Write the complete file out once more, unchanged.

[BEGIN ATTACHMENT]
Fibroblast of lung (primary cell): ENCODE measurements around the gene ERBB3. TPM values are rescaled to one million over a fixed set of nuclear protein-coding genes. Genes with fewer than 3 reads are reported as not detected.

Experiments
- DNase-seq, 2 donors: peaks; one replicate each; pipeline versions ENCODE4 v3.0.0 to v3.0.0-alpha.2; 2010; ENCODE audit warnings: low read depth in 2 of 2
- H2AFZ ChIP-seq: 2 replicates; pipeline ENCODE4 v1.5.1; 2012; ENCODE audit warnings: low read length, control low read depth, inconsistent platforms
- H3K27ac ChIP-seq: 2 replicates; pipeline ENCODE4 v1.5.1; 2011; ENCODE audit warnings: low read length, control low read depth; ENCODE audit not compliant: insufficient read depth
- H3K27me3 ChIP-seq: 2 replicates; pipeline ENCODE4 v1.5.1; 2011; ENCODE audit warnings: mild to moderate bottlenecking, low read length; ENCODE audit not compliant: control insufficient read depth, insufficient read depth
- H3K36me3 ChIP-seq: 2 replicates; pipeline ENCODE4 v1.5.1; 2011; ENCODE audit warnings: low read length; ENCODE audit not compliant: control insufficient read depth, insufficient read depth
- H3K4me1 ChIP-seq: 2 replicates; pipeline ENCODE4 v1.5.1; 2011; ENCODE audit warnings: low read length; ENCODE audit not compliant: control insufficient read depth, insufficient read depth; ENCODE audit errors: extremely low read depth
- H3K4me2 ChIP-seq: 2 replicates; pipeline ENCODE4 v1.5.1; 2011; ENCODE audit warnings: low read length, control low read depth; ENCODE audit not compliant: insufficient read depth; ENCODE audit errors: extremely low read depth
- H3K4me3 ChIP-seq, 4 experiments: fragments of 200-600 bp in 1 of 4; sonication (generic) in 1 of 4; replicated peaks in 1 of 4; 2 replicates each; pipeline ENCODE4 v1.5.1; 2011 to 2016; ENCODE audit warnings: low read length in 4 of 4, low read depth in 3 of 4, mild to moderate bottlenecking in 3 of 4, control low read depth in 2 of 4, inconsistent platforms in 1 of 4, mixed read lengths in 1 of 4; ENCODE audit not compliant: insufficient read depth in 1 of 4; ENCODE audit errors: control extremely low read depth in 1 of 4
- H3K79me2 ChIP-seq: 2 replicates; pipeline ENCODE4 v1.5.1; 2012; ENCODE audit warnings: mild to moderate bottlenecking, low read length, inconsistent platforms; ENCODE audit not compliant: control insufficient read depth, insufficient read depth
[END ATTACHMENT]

Fibroblast of lung (primary cell): ENCODE measurements around the gene ERBB3. TPM values are rescaled to one million over a fixed set of nuclear protein-coding genes. Genes with fewer than 3 reads are reported as not detected.

Experiments
- DNase-seq, 2 donors: peaks; one replicate each; pipeline versions ENCODE4 v3.0.0 to v3.0.0-alpha.2; 2010; ENCODE audit warnings: low read depth in 2 of 2
- H2AFZ ChIP-seq: 2 replicates; pipeline ENCODE4 v1.5.1; 2012; ENCODE audit warnings: low read length, control low read depth, inconsistent platforms
- H3K27ac ChIP-seq: 2 replicates; pipeline ENCODE4 v1.5.1; 2011; ENCODE audit warnings: low read length, control low read depth; ENCODE audit not compliant: insufficient read depth
- H3K27me3 ChIP-seq: 2 replicates; pipeline ENCODE4 v1.5.1; 2011; ENCODE audit warnings: mild to moderate bottlenecking, low read length; ENCODE audit not compliant: control insufficient read depth, insufficient read depth
- H3K36me3 ChIP-seq: 2 replicates; pipeline ENCODE4 v1.5.1; 2011; ENCODE audit warnings: low read length; ENCODE audit not compliant: control insufficient read depth, insufficient read depth
- H3K4me1 ChIP-seq: 2 replicates; pipeline ENCODE4 v1.5.1; 2011; ENCODE audit warnings: low read length; ENCODE audit not compliant: control insufficient read depth, insufficient read depth; ENCODE audit errors: extremely low read depth
- H3K4me2 ChIP-seq: 2 replicates; pipeline ENCODE4 v1.5.1; 2011; ENCODE audit warnings: low read length, control low read depth; ENCODE audit not compliant: insufficient read depth; ENCODE audit errors: extremely low read depth
- H3K4me3 ChIP-seq, 4 experiments: fragments of 200-600 bp in 1 of 4; sonication (generic) in 1 of 4; replicated peaks in 1 of 4; 2 replicates each; pipeline ENCODE4 v1.5.1; 2011 to 2016; ENCODE audit warnings: low read length in 4 of 4, low read depth in 3 of 4, mild to moderate bottlenecking in 3 of 4, control low read depth in 2 of 4, inconsistent platforms in 1 of 4, mixed read lengths in 1 of 4; ENCODE audit not compliant: insufficient read depth in 1 of 4; ENCODE audit errors: control extremely low read depth in 1 of 4
- H3K79me2 ChIP-seq: 2 replicates; pipeline ENCODE4 v1.5.1; 2012; ENCODE audit warnings: mild to moderate bottlenecking, low read length, inconsistent platforms; ENCODE audit not compliant: control insufficient read depth, insufficient read depth